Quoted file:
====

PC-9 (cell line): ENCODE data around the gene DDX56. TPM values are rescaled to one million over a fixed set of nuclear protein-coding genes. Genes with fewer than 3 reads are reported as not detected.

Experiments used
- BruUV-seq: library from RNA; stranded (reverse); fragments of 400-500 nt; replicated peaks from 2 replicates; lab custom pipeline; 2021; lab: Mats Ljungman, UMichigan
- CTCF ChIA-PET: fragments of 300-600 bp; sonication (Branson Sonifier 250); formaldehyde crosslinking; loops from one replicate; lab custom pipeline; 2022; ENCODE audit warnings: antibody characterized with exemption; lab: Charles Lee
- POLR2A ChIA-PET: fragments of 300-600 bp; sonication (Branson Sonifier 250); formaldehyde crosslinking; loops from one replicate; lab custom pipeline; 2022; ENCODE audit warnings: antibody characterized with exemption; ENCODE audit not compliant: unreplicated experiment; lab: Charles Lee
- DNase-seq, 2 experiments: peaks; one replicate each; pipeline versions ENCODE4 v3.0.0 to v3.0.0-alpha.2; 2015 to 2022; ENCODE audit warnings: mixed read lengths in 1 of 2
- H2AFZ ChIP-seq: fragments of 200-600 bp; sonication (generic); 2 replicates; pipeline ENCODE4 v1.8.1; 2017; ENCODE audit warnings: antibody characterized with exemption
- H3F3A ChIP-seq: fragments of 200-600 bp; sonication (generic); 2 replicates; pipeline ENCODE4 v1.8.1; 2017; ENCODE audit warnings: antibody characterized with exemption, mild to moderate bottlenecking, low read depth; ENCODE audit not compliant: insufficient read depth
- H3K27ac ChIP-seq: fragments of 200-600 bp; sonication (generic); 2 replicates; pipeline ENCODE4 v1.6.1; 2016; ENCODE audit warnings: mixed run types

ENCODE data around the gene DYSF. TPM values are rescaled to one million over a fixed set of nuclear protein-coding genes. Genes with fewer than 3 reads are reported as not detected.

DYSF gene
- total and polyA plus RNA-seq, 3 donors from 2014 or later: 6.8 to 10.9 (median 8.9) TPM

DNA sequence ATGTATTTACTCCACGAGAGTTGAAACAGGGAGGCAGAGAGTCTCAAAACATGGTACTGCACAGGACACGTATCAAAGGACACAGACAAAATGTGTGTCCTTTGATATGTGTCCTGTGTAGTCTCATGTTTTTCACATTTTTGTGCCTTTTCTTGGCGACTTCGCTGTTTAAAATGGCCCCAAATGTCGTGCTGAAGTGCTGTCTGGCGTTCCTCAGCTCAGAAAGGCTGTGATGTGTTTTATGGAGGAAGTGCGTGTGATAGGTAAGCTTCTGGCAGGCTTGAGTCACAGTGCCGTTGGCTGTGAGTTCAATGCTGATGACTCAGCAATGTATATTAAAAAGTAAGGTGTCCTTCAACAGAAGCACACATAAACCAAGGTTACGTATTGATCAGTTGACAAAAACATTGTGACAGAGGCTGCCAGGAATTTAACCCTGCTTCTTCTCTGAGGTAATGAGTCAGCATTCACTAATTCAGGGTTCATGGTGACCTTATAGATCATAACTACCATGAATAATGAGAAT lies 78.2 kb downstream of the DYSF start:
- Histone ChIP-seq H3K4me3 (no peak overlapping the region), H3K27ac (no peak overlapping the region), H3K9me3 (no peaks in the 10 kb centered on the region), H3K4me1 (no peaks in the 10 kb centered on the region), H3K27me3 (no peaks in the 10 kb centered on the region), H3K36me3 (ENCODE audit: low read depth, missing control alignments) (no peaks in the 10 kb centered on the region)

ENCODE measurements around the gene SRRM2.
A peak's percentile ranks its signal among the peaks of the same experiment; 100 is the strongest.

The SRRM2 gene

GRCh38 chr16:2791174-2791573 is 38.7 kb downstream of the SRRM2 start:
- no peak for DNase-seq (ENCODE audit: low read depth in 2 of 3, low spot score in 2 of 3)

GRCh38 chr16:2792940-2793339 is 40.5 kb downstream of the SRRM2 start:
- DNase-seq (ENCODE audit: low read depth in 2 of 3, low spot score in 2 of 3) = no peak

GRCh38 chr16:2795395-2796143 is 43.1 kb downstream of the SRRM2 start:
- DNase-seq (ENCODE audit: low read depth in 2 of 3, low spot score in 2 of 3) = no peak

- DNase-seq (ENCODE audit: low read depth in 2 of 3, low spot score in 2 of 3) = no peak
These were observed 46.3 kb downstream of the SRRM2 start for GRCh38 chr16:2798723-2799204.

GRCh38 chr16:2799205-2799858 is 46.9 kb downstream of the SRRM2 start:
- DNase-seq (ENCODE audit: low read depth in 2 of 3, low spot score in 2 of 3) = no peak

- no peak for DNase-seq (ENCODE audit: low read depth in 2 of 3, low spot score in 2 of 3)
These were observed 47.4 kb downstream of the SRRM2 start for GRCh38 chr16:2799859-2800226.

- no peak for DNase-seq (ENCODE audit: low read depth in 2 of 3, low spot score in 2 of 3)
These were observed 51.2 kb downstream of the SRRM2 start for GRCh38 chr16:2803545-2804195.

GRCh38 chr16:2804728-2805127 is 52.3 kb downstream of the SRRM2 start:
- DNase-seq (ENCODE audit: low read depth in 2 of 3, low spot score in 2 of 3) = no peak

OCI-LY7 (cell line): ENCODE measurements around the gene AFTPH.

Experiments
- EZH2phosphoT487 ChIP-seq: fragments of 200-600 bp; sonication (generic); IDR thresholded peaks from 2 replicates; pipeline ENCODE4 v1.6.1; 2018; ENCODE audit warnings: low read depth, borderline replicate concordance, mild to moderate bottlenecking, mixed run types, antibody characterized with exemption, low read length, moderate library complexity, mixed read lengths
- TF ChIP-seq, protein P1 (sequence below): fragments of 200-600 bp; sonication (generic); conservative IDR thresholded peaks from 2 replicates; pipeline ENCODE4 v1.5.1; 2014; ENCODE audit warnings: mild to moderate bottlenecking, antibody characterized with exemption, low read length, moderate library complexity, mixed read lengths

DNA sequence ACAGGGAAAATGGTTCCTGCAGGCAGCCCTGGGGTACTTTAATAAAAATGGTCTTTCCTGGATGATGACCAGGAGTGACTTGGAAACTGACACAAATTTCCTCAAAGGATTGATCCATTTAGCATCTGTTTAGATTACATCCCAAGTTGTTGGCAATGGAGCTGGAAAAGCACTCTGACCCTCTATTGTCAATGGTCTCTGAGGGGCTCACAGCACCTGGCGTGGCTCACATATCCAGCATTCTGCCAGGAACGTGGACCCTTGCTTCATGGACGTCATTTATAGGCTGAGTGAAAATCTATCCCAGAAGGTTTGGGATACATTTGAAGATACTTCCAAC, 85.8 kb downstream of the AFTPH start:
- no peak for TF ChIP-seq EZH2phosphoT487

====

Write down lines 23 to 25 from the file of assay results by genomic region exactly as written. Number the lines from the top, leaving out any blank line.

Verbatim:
- DNase-seq (ENCODE audit: low read depth in 2 of 3, low spot score in 2 of 3) = no peak

- DNase-seq (ENCODE audit: low read depth in 2 of 3, low spot score in 2 of 3) = no peak
These were observed 46.3 kb downstream of the SRRM2 start for GRCh38 chr16:2798723-2799204.